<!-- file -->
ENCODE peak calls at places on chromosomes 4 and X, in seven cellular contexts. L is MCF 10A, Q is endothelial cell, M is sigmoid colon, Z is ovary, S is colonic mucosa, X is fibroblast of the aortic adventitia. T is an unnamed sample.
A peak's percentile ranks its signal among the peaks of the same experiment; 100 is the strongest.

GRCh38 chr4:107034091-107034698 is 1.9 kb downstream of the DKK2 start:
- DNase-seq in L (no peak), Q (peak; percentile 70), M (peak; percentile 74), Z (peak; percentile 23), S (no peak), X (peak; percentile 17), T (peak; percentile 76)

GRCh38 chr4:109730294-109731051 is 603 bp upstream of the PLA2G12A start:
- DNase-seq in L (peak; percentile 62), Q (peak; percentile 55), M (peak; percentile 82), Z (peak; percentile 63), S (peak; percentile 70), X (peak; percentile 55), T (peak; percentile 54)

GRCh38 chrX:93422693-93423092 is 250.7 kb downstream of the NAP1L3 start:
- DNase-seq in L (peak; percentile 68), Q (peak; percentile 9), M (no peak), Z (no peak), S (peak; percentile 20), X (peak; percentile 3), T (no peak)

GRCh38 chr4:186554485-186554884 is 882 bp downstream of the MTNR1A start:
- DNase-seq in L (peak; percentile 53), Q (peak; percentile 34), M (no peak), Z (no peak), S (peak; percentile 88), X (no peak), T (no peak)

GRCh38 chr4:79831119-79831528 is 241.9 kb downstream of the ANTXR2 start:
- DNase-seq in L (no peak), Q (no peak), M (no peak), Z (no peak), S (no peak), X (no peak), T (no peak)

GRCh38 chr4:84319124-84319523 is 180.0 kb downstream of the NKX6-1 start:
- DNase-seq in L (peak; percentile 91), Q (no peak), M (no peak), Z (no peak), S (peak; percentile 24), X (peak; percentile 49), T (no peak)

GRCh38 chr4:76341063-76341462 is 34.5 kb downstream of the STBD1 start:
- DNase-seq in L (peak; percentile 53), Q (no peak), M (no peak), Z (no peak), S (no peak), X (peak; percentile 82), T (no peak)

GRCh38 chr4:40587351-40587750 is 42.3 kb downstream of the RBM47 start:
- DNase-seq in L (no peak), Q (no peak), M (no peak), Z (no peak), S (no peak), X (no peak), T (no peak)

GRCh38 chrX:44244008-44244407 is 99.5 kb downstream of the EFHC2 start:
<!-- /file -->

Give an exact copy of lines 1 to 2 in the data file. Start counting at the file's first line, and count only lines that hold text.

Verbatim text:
ENCODE peak calls at places on chromosomes 4 and X, in seven cellular contexts. L is MCF 10A, Q is endothelial cell, M is sigmoid colon, Z is ovary, S is colonic mucosa, X is fibroblast of the aortic adventitia. T is an unnamed sample.
A peak's percentile ranks its signal among the peaks of the same experiment; 100 is the strongest.